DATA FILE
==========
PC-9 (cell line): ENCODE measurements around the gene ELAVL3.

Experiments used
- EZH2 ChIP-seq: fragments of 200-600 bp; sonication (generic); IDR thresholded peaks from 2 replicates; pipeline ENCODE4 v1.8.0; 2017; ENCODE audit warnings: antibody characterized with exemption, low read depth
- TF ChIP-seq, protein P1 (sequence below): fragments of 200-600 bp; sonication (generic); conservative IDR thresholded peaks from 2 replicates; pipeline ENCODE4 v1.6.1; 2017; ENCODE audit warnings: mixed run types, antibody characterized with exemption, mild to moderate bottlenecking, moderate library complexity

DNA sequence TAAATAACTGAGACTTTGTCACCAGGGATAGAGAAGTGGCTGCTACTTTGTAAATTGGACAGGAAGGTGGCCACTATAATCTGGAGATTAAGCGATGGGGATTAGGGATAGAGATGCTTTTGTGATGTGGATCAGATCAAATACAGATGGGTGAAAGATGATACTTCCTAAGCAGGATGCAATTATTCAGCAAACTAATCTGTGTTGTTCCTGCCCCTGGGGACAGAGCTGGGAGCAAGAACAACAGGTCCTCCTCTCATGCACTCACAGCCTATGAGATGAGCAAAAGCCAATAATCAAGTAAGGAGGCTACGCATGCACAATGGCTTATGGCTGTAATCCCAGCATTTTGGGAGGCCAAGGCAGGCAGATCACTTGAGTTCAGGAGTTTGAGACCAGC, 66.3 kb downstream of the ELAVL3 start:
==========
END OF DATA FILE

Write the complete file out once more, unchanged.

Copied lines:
PC-9 (cell line): ENCODE measurements around the gene ELAVL3.

Experiments used
- EZH2 ChIP-seq: fragments of 200-600 bp; sonication (generic); IDR thresholded peaks from 2 replicates; pipeline ENCODE4 v1.8.0; 2017; ENCODE audit warnings: antibody characterized with exemption, low read depth
- TF ChIP-seq, protein P1 (sequence below): fragments of 200-600 bp; sonication (generic); conservative IDR thresholded peaks from 2 replicates; pipeline ENCODE4 v1.6.1; 2017; ENCODE audit warnings: mixed run types, antibody characterized with exemption, mild to moderate bottlenecking, moderate library complexity

DNA sequence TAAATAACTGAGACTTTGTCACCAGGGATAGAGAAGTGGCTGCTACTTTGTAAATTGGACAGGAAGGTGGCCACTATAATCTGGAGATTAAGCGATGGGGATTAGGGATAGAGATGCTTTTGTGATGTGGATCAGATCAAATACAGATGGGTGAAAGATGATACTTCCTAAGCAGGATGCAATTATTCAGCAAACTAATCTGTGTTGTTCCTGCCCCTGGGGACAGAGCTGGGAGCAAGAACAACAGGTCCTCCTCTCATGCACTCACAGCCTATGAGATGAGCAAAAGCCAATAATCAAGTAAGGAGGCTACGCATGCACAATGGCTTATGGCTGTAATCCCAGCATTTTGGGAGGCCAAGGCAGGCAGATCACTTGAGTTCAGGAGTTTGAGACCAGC, 66.3 kb downstream of the ELAVL3 start: